Council Members Reverse Course
By Will Johnson
CROCKETT – Despite years of talking about it, budgeting for it in Fiscal Year (FY) 2018 and approving a measure to move forward on it less than a month ago – the Crockett City Council reversed course concerning a revision to the city’s charter during a meeting held on Monday morning, July 2.
In a June 4 meeting of the council, a motion was approved by a 3-2 vote to hire Edmonds and Associates to help revise the city’s charter. At that time, City Administrator John Angerstein reminded the council the necessary funds had been set aside and the charter revision had been budgeted for in FY 18.
During the July 2 meeting, however, Precinct Two Councilman Darrell Jones voiced his opinion on the matter and said it “… is a waste of money for the city. We can use that money for the streets and I’m totally against it.”
“The last time we visited this matter,” Councilman Ernest Jackson added, “I quite clearly said I was not in support of the city spending its money – at this time – to revise the charter when there are other pressing needs our city is facing right now.”
“This is not a vote on the (revision of the) charter. We’ve already passed that,” Mayor Pro Tem Mike Marsh reminded the councilmen.
Angerstein further explained the agenda item being discussed pertained to the establishment of a charter revision committee to recommend changes to the official home rule charter of Crockett.
“It still has something to do with the charter,” Jones remarked.
A motion was made and seconded to create a charter revision committee, but the motion failed by a 3-2 margin. Jackson, Jones and Councilperson Marquita Beasley voted against the measure while Marsh and Councilman Butch Calvert voted in favor of the motion.
Jones and Jackson had voted against the measure on June 4, but had initially favored the charter revision when they approved the Fiscal Year 2018 budget on Aug. 14, 2017. Beasley was not on the council when the FY 18 budget was adopted but had voted to hire Edmonds and Associates during the June 4 meeting.
“Basically, the charter still goes on,” Marsh said. “It’s already been passed to do (the revision)…”
“You better check your legal standing on that,” Jackson said.
“This is just setting the standards for the people who are going to be on the board,” Marsh said.
“Yes sir, I understand that,” Jackson said. “But, the people who serve on that board are not necessary because I don’t see where the money in order to change the charter will be spent.”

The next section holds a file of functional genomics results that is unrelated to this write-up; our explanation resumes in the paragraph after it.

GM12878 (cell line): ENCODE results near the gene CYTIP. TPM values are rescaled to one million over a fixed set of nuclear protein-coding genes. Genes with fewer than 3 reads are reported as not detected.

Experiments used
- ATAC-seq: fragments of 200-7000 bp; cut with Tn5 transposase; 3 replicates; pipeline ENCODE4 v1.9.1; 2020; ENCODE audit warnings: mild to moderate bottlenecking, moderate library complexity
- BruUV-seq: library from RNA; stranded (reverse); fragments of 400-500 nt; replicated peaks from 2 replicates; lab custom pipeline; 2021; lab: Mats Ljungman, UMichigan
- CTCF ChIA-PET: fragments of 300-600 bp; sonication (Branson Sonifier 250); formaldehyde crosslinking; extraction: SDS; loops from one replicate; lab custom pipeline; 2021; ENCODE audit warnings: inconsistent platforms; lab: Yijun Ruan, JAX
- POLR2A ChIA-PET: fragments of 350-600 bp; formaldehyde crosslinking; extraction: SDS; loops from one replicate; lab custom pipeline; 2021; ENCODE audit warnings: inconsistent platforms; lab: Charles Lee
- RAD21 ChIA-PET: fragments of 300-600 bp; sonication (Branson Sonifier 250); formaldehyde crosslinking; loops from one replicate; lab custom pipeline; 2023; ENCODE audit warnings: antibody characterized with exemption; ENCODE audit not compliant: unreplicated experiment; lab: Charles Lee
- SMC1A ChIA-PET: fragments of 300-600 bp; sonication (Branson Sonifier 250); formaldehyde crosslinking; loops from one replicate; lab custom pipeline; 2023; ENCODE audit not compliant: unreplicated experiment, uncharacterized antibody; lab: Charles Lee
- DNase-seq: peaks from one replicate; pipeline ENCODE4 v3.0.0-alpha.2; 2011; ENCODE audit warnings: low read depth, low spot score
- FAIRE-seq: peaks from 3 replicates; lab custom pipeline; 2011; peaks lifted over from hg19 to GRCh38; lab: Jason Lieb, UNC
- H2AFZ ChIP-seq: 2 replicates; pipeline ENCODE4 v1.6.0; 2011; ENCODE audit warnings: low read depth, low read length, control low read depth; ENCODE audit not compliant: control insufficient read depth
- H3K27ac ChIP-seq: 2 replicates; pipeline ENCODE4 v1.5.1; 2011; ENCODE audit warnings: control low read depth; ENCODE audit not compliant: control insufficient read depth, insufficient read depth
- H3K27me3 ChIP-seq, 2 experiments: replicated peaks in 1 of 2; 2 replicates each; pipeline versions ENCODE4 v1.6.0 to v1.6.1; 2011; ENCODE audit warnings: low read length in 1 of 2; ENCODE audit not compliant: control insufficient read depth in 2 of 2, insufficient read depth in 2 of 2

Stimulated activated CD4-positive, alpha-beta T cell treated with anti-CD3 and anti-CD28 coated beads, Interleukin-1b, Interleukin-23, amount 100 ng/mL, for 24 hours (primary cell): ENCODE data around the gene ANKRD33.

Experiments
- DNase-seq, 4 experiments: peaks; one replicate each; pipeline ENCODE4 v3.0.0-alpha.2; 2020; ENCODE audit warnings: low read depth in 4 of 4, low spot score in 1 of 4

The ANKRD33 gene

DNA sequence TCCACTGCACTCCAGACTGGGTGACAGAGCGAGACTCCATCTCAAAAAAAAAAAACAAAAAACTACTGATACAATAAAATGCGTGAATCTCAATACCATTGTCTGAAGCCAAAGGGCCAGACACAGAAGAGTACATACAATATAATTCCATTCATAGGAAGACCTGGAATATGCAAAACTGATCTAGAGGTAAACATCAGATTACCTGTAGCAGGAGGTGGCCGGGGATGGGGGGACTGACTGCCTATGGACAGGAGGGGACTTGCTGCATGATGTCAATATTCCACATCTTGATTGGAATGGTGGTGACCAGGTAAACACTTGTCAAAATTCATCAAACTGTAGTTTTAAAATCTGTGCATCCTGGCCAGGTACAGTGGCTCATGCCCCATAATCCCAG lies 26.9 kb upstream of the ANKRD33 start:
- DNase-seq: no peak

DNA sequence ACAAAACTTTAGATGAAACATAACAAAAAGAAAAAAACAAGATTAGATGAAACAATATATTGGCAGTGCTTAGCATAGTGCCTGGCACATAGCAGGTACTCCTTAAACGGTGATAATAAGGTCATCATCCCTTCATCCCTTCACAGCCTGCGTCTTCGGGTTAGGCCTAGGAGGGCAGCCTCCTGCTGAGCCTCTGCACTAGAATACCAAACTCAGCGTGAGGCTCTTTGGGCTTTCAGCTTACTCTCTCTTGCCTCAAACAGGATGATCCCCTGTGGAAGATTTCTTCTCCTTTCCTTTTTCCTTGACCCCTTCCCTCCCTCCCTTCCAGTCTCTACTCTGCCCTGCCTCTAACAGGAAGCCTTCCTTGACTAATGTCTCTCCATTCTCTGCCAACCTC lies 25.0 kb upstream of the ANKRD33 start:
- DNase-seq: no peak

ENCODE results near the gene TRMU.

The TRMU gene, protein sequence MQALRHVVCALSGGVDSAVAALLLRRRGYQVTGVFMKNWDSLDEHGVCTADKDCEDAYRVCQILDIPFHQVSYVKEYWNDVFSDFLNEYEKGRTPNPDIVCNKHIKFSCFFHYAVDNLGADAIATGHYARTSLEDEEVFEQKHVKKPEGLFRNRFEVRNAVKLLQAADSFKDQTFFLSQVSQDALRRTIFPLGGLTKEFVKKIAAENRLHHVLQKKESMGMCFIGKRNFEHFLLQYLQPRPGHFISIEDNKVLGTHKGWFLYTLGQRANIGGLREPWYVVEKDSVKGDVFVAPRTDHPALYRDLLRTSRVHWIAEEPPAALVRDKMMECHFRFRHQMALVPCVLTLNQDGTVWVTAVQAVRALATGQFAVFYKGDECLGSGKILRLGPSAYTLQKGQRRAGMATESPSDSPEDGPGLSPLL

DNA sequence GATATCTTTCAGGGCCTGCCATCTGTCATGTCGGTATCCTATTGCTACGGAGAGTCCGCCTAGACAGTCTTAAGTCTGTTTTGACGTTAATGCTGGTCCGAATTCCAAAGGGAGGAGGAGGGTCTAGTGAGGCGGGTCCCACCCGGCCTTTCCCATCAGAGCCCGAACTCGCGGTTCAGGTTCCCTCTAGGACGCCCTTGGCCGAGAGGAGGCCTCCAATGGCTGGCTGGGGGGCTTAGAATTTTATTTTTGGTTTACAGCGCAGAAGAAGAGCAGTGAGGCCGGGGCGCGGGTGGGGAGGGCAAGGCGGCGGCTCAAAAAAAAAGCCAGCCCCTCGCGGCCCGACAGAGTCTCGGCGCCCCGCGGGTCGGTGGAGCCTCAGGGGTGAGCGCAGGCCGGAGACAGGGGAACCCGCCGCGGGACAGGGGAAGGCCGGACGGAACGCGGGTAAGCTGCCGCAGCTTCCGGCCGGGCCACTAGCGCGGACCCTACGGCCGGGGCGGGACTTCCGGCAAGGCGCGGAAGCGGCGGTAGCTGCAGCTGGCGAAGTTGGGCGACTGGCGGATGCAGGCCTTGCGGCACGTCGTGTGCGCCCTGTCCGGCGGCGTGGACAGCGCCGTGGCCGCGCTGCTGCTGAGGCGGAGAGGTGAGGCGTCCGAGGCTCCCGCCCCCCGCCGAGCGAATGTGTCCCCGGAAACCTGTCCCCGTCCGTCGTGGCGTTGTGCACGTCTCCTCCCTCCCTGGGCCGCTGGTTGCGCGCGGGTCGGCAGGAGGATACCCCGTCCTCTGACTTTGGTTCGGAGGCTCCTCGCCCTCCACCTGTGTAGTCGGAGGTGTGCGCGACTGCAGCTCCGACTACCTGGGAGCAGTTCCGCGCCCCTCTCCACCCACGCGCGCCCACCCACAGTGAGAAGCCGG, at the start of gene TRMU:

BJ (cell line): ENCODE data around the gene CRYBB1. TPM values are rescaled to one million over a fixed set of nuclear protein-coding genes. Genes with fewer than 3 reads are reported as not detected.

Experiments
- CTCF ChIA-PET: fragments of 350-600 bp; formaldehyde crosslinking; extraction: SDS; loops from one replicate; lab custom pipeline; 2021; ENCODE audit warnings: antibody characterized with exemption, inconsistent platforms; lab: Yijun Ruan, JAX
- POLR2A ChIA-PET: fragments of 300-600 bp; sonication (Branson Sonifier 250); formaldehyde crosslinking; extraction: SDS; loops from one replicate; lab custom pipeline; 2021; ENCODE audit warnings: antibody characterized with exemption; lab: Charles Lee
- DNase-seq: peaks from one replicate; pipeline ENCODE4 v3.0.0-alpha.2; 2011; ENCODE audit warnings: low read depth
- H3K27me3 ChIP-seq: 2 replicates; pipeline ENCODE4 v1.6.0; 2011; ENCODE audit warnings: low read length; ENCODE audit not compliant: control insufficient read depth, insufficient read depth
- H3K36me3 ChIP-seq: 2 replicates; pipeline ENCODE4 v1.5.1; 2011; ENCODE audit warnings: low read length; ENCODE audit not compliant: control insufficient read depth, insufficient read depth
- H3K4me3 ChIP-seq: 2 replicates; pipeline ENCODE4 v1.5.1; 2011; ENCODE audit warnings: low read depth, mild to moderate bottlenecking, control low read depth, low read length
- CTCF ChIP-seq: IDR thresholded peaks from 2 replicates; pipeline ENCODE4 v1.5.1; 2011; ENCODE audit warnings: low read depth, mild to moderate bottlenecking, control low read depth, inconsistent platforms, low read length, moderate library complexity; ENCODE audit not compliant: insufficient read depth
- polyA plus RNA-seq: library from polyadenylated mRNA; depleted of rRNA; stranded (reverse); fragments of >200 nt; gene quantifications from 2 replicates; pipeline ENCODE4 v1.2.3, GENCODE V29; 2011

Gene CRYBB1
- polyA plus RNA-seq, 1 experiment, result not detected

“How can we pass something one meeting and the next meeting…?” Marsh questioned.
“I’m not going to debate that. What I’m against is a charter change at the moment. I’m against any committee being formed to address any changes to the charter,” Jackson said.
“Does this mean we have to go by the charter the way it is written without any changes to it?” Mayor Joni Clonts asked.
“That is correct,” Jones said.
“Not necessarily,” Angerstein replied. “There are some parts of the charter that are unconstitutional. We have to operate accordingly and abide by other resolutions we have passed since then (when the charter was written) that invalidate parts of the charter.”
Calvert also weighed in on the charter revision.
“Last summer we all sat here (not including Beasley) and put money in the budget for it. Now, we look like the council who is going to kick this expenditure down the road for somebody else to deal with. We are in a situation here our finances are fairly dire. They are not getting better and this will keep getting more expensive. If we don’t fix it now, our successors are in even more trouble,” Calvert said.
“This is an issue that has to be dealt with. This is an issue we agreed last year to fix. Now, we want to kick this down to someone else. I just don’t think that is prudent when it comes to our responsibilities at this (council) table,” he said.
Jackson reiterated his position on the matter before Clonts moved the council session to the next agenda item.
Prior to the meeting, Precinct Two Councilman Darrell Jones distributed a letter he had addressed to Mayor Joni Clonts and City Administrator John Angerstein.
The letter was a freedom of information request from Jones to the city. Requested in the letter were: a copy of all applications of each employee for the city of Crockett including contract and non-contract employees; the status of residence for the city administrator and police chief; a written declaration as to the problems with the present Home Rule Charter of Crockett; copies of the approved city budgets passed for the last 10 years; copies of all written communication between the city administrator or mayor and the Crockett Economic and Industrial Development Corporation (CEIDC), specifically those pertaining to the Crockett Ice Company; copies of all ex-CEIDC board resignations; and a request not to redact anything.
In other matters brought before the court:
- Minutes of the June 4 meeting were approved.
- Crockett Police Chief David “Buddy” Cross reported the police department received 428 calls for service during the month of June which resulted in 57 arrests. There were 58 traffic citations issued and 121 police reports filed.
- In addition to his monthly report, Cross presented two new police officer recruits to the council. The two police officers – Nick Martinez and Adolfo Garcia – were unanimously elected to serve with the Crockett Police Department.
- Crockett Fire Chief Jason Frizzell reported the fire department responded to 39 calls during the month of April with five structure fires. Of the 39 calls, 21 were in the city limits while 18 were in the county. There was one structure fire in the city limits of Crockett.
- Ianthia Fisher, Karen Duncan and Rita Rodriguez were nominated and approved to serve on the CEIDC Board of Directors.
Will Johnson may be contacted via e-mail at email@example.com.